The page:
You can see the gains on the streets – quite literally. Cranes are everywhere, as old buildings are razed, and bigger developments take their place. The streets themselves are buzzing, to the roar of thousands of motorbikes. Nearly every visitor’s impression of Ho Chi Minh centers on the swarms of motorcycles choking the streets.

  “The only thing worse in Ho Chi Minh these days is the traffic,” says the Hyatt’s Van Der Ree. “Everyone agrees on that. But just about everything else has gotten better.”

  Despite the rapid development, Ho Chi Minh remains rich in heritage, with ample architecture that harkens back to its Indochine heyday.

  Most attractions are within easy walking distance of the plaza around the stunning Opera House, near the Park Hyatt. Indeed, the city sprawls for miles, but the central core is compact, and most of Ho Chi Minh’s best hotels and restaurants are here; many themselves tourist attractions.

  Facing the Opera House are the Caravelle and Continental, deco-style hotels that recall the grandeur of the French colonial era. The Q Bar, an elegant lounge, perfect for late-night meetings, with loads of cozy nooks, is tucked behind the Opera House, along with several outdoor cafes. Vietnam is one of the world’s largest coffee producers. Locals like it thick in an unique drip system celebrated in hundreds of cafes around the city.

  From the Opera House, a short walking tour takes in many of the historic sights of old Saigon. Proceed to Paris Square, easy to spot with the towering brick spires of Notre Dame Cathedral.

   Across the street is the stunning Post Office, dating to the late 1800s, designed by Gustav Eiffel’s firm. Clerks work under swirling fans dangling from a vaulted, sky-lit ceiling in a scene that seems unchanged for a century.

  The historic allure is enhanced by massive antique wall maps and wooden phone booths – still in use! Big clocks overhead display the time in Moscow, Tokyo, Paris and Pretoria.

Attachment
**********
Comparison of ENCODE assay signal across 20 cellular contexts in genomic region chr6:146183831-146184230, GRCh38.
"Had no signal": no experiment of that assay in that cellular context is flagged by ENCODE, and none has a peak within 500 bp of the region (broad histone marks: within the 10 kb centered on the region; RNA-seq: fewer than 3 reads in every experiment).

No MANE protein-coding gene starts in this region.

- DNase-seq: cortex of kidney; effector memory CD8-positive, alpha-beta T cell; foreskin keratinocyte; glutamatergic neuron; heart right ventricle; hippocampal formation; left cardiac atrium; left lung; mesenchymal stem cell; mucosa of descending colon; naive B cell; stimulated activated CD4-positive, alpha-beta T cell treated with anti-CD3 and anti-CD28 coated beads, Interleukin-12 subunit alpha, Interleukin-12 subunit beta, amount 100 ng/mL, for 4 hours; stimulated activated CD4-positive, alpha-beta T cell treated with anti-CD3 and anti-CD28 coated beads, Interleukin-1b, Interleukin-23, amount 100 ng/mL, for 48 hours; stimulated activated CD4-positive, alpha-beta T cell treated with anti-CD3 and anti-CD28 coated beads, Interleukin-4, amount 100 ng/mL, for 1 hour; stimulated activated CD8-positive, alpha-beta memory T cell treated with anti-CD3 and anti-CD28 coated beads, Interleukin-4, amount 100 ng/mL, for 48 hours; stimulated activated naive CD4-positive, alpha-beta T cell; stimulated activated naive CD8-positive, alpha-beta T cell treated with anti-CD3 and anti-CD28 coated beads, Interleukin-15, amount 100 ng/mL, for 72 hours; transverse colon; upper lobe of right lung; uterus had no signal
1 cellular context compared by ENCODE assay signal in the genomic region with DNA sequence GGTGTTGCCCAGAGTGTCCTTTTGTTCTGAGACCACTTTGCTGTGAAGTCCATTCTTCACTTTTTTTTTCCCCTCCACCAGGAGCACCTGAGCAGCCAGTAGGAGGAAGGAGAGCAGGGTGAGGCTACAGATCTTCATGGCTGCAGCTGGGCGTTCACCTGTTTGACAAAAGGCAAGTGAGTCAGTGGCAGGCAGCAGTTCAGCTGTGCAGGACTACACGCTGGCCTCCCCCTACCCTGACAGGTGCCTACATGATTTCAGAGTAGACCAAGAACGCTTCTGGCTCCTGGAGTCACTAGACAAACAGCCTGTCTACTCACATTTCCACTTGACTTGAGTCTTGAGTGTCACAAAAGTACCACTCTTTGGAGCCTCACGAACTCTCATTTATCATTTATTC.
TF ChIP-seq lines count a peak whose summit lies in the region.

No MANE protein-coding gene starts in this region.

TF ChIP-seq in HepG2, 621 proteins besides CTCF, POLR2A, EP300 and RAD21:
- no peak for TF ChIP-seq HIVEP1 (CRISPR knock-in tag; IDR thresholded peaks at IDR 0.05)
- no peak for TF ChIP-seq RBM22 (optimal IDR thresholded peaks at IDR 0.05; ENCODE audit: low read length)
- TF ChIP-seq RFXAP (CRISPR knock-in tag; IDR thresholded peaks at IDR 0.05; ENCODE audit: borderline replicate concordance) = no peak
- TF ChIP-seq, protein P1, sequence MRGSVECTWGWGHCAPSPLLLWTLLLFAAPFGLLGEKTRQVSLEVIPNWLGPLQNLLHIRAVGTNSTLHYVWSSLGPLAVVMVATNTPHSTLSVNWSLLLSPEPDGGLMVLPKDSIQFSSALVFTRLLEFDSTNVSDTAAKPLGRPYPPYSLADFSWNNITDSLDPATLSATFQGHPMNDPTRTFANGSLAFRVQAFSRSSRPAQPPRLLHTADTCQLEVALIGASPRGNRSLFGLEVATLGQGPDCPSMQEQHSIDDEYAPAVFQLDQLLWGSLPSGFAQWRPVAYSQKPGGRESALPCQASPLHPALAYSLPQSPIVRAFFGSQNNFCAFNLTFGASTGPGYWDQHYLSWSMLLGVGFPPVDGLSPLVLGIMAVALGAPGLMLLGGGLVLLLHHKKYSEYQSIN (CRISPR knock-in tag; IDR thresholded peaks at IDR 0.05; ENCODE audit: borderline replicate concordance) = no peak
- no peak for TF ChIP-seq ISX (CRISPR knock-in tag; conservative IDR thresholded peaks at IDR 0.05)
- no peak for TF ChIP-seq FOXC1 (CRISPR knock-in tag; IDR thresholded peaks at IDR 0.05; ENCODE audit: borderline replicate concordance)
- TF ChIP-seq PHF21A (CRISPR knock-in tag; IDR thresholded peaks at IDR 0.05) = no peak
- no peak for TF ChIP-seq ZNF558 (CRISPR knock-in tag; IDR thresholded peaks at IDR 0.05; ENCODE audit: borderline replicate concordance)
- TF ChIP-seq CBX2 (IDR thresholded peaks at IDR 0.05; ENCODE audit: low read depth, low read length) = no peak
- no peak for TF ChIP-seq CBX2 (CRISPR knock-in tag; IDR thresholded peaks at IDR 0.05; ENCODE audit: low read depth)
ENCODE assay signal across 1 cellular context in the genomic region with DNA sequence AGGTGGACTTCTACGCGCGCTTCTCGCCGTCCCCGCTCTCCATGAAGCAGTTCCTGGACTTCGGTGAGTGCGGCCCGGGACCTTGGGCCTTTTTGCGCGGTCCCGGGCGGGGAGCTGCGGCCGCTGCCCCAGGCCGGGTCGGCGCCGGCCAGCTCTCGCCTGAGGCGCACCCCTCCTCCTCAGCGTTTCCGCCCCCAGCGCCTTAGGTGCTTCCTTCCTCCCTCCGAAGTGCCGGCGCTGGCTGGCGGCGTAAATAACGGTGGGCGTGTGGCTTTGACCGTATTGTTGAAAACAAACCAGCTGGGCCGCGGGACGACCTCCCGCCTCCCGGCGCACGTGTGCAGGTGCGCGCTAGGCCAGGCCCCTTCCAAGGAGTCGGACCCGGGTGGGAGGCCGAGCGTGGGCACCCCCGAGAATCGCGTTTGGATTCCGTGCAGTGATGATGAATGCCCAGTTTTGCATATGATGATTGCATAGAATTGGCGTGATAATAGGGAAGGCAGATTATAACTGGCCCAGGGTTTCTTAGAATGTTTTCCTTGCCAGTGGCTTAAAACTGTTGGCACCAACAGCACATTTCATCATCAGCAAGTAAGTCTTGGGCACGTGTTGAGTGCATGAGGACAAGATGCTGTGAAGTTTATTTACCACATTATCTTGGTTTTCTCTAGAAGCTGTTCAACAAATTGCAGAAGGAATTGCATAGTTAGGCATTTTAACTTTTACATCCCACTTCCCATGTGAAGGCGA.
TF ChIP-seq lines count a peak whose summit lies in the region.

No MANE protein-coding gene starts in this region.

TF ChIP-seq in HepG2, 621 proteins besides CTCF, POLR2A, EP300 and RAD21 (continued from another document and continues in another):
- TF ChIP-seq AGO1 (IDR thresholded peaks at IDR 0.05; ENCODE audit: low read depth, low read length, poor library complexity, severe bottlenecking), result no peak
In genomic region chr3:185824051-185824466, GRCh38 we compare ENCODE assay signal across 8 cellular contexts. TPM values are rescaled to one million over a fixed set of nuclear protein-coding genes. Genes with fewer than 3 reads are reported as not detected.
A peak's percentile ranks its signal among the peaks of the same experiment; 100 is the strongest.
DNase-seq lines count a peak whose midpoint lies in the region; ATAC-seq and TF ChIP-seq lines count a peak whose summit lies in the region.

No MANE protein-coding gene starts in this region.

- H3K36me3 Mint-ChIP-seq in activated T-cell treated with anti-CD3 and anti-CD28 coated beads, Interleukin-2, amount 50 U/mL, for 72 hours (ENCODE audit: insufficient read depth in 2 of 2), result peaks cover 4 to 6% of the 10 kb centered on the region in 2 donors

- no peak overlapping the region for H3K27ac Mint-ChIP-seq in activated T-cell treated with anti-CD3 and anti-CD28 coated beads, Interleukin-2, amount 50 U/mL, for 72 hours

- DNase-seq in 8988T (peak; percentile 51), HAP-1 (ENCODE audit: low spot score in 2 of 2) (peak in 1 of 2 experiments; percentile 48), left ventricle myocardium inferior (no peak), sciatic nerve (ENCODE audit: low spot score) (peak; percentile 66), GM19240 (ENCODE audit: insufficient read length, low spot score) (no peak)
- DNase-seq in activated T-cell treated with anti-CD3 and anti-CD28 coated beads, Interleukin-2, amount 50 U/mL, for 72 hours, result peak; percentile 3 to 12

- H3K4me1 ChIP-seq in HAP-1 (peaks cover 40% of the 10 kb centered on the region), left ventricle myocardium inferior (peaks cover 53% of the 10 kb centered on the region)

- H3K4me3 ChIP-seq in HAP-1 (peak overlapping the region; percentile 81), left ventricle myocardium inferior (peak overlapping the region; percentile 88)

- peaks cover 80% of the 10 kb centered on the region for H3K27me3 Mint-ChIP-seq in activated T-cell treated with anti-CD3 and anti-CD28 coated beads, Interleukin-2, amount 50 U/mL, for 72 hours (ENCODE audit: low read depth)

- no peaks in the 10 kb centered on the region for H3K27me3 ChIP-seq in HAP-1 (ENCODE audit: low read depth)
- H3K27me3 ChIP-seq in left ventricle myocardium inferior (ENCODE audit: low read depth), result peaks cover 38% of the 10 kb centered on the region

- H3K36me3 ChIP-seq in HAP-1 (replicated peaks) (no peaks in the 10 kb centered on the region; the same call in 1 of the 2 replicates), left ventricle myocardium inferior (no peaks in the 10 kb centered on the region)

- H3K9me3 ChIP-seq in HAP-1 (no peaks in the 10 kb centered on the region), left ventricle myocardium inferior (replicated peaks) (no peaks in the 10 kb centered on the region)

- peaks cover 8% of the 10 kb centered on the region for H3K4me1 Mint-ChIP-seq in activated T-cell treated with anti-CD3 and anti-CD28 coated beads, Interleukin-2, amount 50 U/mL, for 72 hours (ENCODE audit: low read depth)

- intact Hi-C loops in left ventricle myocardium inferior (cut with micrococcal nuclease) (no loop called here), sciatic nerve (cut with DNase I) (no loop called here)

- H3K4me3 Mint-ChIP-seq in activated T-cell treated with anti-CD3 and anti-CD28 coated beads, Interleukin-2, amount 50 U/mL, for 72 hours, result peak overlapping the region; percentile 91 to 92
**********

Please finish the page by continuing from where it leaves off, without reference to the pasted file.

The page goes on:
Also nearby are the People’s Committee, built in 1908 to house the former city hall, and the flag-strewn Reunification Palace. A little further out are the War Remnants and Ho Chi Minh museums, packed with displays that present Vietnam’s prospective on the struggles against the French and Americans. Yet visitors from both places uniformly find their welcome is genuinely warm, without any animosity.

  Continue a little further south, and you arrive at Ben Thanh Market, in a huge colonial building complete with stately clock tower. Inside is a chaotic market with hundreds of stalls selling local arts and crafts, textiles, trinkets, fruit, flowers and Vietnamese snacks.

  More contemporary shopping is a snap in the stylish boutiques of Ton That Thiep, also near the Opera. Vietnam is famed for its artistic aesthetic, seen in the fabulous silk garments, houseware and lovely lacquer. Several shops on the street showcase unique socialist-inspired designs, like Saigon Kitsch, offering an assortment of pop-art printed shirts, mugs and handbags. Upstairs, Dogma offers reprints of propaganda posters from the old Communist era.

   But the biggest change in recent years in Ho Chi Minh City is a style revolution that has swept away the stodgy restraint of the past.

  Wu is but one example, an elegant bar and restaurant that would fit London or New York. Others enlivening the local scene  recently include fusion restaurant Cepage and Mexican Cantina Central, a fun bar and restaurant run by a group of local scene-setters like film maker Othello Khanh.

  Pacharan, a Spanish tapas bar in an exquisitely-renovated four-story colonial building by the Opera House, offers live music weekly, a massive wine list (all Spanish) and irresistible party atmosphere. The mood is widely attributed to the charm of director Andres Arias, who worked in some of London’s hottest restaurants, bringing the same level of customer attention to Ho Chi Minh.

  “The market has definitely grown much more sophisticated,” he says, as we feast on garlic prawns and oxtail stuffed with foi gras nestled in a bed of bok choy, mashed potatoes and pan-fried oyster mushrooms. “There is more money here, big money. People like to go out and have a good time, and they really do so now.”

  Gino Benelli, in Vietnam for a full decade, with several authentic Italian Luna d’ Autunno restaurants, adds: “This country is really booming. For a long time, things moved slow, up and down, or not at all. But now, there is really big movement.

  “Everything is changing, including the people,” he continues. “But essentially, this is still the Vietnam we all fell in love with.” Now, millions more are discovering why.

Ron Gluckman is an American reporter who has been roaming around Asia since late 1990. A frequent visitor to Vietnam, he wrote this story for the December 2007 issue of Discovery Magazine.

All pictures by Ron Gluckman